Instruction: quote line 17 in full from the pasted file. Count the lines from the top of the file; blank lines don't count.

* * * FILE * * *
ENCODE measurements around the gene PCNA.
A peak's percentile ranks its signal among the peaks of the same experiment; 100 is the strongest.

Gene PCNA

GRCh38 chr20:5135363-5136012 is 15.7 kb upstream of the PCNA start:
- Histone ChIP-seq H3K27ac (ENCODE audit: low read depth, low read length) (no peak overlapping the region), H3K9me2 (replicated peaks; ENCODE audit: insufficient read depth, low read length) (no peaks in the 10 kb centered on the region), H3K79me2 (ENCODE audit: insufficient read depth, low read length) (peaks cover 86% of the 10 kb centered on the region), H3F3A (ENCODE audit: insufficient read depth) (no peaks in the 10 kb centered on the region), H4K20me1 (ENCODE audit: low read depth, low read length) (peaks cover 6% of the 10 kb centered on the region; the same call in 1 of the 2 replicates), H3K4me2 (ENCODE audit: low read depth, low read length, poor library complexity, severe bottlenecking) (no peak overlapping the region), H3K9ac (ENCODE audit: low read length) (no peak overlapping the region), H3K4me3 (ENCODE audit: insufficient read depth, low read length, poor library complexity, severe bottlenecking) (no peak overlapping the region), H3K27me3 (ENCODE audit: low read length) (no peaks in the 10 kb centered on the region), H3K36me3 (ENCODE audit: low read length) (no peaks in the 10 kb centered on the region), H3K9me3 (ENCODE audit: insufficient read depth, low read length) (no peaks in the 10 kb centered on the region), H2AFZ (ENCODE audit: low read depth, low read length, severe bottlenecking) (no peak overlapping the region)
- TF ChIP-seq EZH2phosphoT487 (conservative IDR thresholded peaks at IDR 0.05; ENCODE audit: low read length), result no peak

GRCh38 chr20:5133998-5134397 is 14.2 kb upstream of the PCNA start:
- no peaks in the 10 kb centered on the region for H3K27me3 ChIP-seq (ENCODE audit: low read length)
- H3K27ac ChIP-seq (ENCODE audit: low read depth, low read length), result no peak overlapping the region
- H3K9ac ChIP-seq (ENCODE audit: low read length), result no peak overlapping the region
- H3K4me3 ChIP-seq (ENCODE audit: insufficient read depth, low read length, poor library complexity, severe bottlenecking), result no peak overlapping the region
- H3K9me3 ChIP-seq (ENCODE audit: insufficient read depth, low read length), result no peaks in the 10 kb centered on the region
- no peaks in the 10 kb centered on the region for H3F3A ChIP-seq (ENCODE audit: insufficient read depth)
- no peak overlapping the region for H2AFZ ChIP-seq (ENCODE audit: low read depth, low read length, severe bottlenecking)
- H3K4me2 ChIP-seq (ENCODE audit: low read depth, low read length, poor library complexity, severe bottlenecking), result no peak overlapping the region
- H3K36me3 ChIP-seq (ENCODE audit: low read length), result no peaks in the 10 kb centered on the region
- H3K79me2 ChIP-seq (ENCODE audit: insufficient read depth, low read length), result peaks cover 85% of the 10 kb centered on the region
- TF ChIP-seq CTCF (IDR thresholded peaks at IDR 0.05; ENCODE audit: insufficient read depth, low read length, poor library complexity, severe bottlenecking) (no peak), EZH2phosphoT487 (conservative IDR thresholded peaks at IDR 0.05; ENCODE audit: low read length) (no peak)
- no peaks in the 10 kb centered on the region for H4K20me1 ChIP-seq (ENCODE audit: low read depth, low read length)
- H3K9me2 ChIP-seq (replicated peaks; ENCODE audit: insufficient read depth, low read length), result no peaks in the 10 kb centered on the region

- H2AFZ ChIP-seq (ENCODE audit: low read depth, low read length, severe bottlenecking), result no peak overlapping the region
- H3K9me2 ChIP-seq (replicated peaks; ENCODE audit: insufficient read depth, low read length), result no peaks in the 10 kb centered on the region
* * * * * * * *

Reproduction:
- H3K79me2 ChIP-seq (ENCODE audit: insufficient read depth, low read length), result peaks cover 85% of the 10 kb centered on the region